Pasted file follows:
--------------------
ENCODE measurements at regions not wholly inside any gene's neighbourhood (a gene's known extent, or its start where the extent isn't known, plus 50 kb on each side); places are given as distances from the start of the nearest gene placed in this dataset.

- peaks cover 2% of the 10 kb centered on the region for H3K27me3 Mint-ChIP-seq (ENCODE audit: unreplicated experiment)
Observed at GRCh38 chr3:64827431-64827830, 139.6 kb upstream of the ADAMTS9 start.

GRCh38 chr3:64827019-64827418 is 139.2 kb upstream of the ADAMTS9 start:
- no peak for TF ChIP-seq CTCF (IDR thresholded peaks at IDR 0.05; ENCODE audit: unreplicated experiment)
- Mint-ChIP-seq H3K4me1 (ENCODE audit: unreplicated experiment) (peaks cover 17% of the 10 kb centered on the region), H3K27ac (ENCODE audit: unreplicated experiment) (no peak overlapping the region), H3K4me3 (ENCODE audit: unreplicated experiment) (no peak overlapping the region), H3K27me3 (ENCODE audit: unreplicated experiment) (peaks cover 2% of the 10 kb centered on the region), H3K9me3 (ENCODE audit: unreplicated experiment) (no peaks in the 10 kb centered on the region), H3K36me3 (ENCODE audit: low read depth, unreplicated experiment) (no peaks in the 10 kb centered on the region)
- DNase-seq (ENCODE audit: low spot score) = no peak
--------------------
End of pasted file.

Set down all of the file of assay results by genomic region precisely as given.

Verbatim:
ENCODE measurements at regions not wholly inside any gene's neighbourhood (a gene's known extent, or its start where the extent isn't known, plus 50 kb on each side); places are given as distances from the start of the nearest gene placed in this dataset.

- peaks cover 2% of the 10 kb centered on the region for H3K27me3 Mint-ChIP-seq (ENCODE audit: unreplicated experiment)
Observed at GRCh38 chr3:64827431-64827830, 139.6 kb upstream of the ADAMTS9 start.

GRCh38 chr3:64827019-64827418 is 139.2 kb upstream of the ADAMTS9 start:
- no peak for TF ChIP-seq CTCF (IDR thresholded peaks at IDR 0.05; ENCODE audit: unreplicated experiment)
- Mint-ChIP-seq H3K4me1 (ENCODE audit: unreplicated experiment) (peaks cover 17% of the 10 kb centered on the region), H3K27ac (ENCODE audit: unreplicated experiment) (no peak overlapping the region), H3K4me3 (ENCODE audit: unreplicated experiment) (no peak overlapping the region), H3K27me3 (ENCODE audit: unreplicated experiment) (peaks cover 2% of the 10 kb centered on the region), H3K9me3 (ENCODE audit: unreplicated experiment) (no peaks in the 10 kb centered on the region), H3K36me3 (ENCODE audit: low read depth, unreplicated experiment) (no peaks in the 10 kb centered on the region)
- DNase-seq (ENCODE audit: low spot score) = no peak